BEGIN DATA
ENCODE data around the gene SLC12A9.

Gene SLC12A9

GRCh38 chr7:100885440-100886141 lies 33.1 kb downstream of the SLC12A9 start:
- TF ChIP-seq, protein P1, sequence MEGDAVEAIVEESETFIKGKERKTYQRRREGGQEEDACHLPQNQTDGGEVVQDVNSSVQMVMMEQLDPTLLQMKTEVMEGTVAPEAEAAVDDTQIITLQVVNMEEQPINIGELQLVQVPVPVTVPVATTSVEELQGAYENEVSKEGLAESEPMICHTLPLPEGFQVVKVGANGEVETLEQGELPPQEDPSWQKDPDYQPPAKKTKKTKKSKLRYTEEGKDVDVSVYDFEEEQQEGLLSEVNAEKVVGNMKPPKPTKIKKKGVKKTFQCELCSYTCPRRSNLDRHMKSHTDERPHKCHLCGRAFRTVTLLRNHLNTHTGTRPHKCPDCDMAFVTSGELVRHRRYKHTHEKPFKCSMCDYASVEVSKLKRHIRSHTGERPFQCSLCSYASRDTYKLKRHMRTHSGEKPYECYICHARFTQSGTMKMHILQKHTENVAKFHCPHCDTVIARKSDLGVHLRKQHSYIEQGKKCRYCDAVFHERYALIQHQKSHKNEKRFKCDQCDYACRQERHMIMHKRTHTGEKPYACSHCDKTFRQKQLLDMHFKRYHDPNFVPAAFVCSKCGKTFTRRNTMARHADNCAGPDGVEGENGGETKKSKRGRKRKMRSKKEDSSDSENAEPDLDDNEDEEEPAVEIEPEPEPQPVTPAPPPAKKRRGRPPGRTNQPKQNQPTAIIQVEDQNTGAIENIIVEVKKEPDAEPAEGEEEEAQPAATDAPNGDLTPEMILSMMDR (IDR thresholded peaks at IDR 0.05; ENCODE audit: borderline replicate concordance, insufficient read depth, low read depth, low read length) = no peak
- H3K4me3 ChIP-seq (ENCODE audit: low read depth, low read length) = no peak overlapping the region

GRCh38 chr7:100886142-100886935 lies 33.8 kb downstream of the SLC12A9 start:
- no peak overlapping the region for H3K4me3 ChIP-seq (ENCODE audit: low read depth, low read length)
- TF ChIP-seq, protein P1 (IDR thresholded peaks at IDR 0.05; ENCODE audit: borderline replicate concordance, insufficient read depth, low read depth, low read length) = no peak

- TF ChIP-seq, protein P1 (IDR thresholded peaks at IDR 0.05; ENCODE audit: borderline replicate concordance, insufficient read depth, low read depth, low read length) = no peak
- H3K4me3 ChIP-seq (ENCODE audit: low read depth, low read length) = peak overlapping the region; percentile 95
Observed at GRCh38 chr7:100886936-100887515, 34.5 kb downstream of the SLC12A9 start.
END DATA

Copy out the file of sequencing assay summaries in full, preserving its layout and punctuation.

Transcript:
ENCODE data around the gene SLC12A9.

Gene SLC12A9

GRCh38 chr7:100885440-100886141 lies 33.1 kb downstream of the SLC12A9 start:
- TF ChIP-seq, protein P1, sequence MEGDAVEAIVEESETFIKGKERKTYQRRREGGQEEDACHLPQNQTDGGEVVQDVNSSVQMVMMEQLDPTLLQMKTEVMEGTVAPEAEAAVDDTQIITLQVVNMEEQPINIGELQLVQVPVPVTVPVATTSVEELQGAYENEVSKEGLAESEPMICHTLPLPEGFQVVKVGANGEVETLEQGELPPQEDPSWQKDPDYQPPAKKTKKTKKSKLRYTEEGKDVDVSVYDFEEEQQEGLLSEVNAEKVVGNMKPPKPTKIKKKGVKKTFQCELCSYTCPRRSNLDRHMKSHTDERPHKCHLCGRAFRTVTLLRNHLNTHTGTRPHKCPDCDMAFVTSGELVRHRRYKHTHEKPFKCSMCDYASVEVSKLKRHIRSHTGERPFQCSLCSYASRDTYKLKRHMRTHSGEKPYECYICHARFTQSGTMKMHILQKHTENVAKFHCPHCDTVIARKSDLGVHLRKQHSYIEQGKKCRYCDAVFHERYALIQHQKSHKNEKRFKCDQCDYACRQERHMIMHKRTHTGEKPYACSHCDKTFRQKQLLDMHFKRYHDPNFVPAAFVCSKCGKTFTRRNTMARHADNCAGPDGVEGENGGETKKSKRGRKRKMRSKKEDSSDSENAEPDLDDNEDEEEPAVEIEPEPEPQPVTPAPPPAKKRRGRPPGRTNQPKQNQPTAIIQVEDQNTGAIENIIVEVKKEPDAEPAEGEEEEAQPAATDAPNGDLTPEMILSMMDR (IDR thresholded peaks at IDR 0.05; ENCODE audit: borderline replicate concordance, insufficient read depth, low read depth, low read length) = no peak
- H3K4me3 ChIP-seq (ENCODE audit: low read depth, low read length) = no peak overlapping the region

GRCh38 chr7:100886142-100886935 lies 33.8 kb downstream of the SLC12A9 start:
- no peak overlapping the region for H3K4me3 ChIP-seq (ENCODE audit: low read depth, low read length)
- TF ChIP-seq, protein P1 (IDR thresholded peaks at IDR 0.05; ENCODE audit: borderline replicate concordance, insufficient read depth, low read depth, low read length) = no peak

- TF ChIP-seq, protein P1 (IDR thresholded peaks at IDR 0.05; ENCODE audit: borderline replicate concordance, insufficient read depth, low read depth, low read length) = no peak
- H3K4me3 ChIP-seq (ENCODE audit: low read depth, low read length) = peak overlapping the region; percentile 95
Observed at GRCh38 chr7:100886936-100887515, 34.5 kb downstream of the SLC12A9 start.